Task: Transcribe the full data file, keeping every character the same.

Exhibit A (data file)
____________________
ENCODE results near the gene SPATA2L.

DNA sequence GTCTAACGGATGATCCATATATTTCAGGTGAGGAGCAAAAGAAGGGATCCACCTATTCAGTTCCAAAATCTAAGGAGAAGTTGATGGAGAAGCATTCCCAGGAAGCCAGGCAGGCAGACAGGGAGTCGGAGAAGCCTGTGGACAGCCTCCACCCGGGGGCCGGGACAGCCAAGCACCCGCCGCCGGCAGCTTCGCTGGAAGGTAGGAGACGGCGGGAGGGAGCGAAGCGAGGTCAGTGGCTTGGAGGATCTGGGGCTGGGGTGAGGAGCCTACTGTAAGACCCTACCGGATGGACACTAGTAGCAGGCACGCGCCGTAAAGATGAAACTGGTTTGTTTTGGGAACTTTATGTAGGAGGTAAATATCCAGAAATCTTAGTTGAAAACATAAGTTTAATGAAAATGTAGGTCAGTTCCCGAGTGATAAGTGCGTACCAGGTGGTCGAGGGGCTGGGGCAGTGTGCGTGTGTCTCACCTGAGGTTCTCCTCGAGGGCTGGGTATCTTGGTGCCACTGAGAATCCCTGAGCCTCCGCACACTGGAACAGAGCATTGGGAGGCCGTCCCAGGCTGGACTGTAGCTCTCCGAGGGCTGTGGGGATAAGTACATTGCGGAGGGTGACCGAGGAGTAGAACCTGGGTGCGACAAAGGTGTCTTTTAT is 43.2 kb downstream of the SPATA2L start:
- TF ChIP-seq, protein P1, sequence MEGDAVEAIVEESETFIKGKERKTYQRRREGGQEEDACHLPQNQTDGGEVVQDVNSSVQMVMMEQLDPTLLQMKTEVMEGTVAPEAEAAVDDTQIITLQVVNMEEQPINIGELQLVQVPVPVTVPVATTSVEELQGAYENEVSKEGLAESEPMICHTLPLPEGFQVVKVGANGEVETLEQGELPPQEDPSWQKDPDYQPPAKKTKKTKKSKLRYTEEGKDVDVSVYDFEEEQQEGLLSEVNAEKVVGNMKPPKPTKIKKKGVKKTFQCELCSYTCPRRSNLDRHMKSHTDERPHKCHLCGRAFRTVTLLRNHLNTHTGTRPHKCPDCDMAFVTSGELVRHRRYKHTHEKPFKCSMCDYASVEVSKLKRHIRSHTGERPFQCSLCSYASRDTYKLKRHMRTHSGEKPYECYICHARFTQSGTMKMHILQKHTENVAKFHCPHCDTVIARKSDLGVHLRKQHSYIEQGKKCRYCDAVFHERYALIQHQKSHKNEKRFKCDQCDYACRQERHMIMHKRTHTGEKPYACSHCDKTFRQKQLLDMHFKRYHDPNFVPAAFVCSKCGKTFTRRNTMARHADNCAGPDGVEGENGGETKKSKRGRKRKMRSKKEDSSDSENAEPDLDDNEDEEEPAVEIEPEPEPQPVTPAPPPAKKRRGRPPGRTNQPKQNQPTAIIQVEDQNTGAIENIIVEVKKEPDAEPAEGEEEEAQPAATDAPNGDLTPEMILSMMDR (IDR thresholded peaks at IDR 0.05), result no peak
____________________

ENCODE results near the gene SPATA2L.

DNA sequence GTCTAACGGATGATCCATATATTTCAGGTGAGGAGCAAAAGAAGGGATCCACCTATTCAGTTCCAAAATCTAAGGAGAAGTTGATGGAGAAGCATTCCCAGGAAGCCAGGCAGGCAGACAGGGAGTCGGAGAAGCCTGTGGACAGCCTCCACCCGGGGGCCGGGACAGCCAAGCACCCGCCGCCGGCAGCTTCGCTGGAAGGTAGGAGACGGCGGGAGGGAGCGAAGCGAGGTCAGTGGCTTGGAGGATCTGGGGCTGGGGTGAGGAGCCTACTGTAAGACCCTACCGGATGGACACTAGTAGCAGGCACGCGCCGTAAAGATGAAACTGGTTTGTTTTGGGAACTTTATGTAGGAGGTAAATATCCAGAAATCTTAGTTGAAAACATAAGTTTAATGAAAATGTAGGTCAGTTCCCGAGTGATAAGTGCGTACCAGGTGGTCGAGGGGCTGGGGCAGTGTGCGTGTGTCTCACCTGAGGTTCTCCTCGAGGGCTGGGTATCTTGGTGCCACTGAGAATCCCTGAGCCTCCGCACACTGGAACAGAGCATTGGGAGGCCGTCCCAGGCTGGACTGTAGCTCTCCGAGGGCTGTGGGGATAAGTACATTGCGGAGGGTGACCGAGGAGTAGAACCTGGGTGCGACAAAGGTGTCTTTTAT is 43.2 kb downstream of the SPATA2L start:
- TF ChIP-seq, protein P1, sequence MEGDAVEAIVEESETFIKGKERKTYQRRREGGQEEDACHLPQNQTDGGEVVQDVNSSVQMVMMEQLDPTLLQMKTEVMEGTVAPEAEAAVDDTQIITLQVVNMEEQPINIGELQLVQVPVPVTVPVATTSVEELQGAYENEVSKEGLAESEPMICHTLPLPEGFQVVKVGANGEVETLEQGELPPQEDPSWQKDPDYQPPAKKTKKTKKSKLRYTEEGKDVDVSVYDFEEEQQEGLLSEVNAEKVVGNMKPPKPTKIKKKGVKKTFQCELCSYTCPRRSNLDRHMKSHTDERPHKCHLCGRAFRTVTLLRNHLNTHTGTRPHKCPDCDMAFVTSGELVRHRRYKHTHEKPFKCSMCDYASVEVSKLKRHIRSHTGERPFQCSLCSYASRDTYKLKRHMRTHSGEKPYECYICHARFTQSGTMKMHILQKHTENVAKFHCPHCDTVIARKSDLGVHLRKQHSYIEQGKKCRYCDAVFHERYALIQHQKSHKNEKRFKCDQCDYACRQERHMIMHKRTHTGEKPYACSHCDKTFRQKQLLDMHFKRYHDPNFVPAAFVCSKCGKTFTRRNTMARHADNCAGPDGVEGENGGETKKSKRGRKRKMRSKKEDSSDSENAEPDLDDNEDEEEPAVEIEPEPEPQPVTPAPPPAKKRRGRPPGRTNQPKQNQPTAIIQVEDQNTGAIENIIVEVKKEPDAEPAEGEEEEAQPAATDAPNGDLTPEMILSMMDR (IDR thresholded peaks at IDR 0.05), result no peak